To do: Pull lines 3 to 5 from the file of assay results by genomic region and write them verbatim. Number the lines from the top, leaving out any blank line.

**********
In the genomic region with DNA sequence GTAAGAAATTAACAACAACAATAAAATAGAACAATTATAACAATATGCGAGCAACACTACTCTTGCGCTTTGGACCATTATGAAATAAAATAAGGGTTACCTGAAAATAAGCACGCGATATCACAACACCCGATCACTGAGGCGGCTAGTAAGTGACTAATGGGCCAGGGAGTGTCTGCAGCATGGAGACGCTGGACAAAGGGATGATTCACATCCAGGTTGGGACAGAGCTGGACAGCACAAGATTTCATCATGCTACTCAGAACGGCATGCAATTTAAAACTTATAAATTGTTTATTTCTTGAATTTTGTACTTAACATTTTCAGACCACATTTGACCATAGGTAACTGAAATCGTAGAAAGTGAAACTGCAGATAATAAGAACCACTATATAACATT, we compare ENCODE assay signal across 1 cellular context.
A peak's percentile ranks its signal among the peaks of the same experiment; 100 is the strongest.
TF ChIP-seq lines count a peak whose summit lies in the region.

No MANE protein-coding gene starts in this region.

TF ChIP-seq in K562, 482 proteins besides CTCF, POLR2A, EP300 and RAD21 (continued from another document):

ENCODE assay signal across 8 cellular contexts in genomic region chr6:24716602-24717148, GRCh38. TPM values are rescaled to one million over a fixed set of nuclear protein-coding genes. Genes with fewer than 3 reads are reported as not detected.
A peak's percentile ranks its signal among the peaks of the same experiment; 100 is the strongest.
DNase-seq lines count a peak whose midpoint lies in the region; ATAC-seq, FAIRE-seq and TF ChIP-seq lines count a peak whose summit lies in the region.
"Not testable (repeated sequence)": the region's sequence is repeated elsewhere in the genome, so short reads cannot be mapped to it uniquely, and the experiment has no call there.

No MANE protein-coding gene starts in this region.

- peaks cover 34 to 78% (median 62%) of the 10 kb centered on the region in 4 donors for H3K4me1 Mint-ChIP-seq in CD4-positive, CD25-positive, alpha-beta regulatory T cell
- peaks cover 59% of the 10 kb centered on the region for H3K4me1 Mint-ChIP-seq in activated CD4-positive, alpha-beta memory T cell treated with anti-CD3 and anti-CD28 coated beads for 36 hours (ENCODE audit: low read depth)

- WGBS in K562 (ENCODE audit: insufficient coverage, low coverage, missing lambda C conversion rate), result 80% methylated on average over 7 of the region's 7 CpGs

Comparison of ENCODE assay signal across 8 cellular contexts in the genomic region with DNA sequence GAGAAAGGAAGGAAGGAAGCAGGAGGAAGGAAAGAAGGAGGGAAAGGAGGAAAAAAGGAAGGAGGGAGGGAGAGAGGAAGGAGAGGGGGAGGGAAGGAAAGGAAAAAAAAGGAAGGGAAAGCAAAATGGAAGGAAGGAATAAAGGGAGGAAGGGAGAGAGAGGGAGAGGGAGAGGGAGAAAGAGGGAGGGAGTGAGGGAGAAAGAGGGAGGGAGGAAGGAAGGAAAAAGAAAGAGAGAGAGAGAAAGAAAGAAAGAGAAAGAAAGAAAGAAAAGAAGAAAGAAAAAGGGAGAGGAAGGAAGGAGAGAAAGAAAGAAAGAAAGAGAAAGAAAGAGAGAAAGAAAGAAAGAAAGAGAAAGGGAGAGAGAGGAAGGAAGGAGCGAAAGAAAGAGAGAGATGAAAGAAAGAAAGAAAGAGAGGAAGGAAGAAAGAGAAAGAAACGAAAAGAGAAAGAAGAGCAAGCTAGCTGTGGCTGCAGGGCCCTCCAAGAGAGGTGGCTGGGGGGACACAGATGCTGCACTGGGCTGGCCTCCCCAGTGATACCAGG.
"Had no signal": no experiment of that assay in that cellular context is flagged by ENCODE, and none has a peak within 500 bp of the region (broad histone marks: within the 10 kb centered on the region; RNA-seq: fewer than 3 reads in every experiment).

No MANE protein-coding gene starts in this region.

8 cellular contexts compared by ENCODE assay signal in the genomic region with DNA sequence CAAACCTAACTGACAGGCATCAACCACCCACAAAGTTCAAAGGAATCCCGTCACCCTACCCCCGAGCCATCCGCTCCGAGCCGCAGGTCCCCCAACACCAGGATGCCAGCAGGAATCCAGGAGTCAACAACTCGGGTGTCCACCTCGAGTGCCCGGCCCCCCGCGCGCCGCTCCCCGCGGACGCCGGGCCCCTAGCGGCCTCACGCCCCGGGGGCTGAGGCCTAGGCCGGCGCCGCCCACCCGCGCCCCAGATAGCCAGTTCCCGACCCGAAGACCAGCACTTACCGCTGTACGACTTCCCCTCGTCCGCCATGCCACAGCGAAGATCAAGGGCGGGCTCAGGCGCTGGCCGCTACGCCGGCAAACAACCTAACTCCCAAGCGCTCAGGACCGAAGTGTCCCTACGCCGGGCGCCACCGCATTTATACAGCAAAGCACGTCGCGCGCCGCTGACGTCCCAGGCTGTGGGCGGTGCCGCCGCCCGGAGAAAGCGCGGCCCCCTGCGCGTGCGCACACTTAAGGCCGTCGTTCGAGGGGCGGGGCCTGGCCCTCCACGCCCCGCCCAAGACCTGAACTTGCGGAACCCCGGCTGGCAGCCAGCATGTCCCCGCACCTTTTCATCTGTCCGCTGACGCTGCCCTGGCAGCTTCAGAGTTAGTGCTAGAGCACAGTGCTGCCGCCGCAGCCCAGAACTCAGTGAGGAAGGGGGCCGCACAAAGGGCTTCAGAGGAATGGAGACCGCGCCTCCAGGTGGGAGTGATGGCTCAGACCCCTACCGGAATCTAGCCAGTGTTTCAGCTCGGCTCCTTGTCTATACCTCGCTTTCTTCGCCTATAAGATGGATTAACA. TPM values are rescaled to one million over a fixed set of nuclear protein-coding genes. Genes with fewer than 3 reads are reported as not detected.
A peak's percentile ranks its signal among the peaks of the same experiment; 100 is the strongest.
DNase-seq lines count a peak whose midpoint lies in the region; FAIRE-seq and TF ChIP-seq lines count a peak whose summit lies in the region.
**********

TF ChIP-seq lines count a peak whose summit lies in the region.

No MANE protein-coding gene starts in this region.

TF ChIP-seq in K562, 482 proteins besides CTCF, POLR2A, EP300 and RAD21 (continued from another document):